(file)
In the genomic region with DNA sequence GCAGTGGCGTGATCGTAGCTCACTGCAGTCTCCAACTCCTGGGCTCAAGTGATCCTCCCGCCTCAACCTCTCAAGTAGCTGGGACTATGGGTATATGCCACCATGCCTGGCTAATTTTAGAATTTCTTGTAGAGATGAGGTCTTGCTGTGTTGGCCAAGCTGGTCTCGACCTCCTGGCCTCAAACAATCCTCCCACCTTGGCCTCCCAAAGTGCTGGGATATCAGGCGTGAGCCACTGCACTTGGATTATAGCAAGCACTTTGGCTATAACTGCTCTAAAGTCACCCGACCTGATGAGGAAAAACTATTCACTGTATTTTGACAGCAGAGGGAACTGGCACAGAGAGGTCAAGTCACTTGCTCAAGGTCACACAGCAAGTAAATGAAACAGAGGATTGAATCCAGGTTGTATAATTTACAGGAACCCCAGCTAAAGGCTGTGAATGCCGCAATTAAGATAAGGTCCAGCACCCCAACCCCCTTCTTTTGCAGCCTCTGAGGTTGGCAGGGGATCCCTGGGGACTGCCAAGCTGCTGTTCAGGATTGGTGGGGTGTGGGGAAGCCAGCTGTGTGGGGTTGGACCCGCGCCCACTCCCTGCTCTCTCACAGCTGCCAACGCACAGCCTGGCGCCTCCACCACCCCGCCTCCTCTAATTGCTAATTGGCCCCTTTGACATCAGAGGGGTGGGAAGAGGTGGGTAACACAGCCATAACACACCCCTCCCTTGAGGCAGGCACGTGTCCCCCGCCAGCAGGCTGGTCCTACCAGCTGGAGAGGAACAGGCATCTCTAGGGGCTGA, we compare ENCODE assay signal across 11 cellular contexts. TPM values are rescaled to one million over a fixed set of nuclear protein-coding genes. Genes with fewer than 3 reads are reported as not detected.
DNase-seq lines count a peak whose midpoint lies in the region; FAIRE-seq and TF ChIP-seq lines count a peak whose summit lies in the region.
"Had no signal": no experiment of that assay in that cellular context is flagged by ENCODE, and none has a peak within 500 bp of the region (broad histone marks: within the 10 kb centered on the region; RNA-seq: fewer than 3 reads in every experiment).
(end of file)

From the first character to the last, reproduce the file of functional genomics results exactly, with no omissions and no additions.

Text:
In the genomic region with DNA sequence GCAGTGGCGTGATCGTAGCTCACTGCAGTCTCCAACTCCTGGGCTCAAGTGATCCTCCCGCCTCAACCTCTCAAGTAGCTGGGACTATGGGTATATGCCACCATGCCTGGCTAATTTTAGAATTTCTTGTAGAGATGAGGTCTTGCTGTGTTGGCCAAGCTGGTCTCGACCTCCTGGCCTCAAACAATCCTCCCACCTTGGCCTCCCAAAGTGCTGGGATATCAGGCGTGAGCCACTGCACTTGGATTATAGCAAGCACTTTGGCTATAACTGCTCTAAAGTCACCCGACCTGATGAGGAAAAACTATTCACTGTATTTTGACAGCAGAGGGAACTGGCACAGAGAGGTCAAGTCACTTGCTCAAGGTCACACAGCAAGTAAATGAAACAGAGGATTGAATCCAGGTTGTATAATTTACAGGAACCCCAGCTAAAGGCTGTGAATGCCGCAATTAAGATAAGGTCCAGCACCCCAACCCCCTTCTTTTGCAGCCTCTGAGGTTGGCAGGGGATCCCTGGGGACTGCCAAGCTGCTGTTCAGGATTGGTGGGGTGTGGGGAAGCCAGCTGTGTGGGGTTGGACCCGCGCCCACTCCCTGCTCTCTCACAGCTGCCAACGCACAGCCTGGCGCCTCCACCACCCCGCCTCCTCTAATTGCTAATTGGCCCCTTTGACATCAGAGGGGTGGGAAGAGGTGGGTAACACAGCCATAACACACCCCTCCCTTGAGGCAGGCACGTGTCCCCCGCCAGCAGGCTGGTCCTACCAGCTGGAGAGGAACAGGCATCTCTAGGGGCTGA, we compare ENCODE assay signal across 11 cellular contexts. TPM values are rescaled to one million over a fixed set of nuclear protein-coding genes. Genes with fewer than 3 reads are reported as not detected.
DNase-seq lines count a peak whose midpoint lies in the region; FAIRE-seq and TF ChIP-seq lines count a peak whose summit lies in the region.
"Had no signal": no experiment of that assay in that cellular context is flagged by ENCODE, and none has a peak within 500 bp of the region (broad histone marks: within the 10 kb centered on the region; RNA-seq: fewer than 3 reads in every experiment).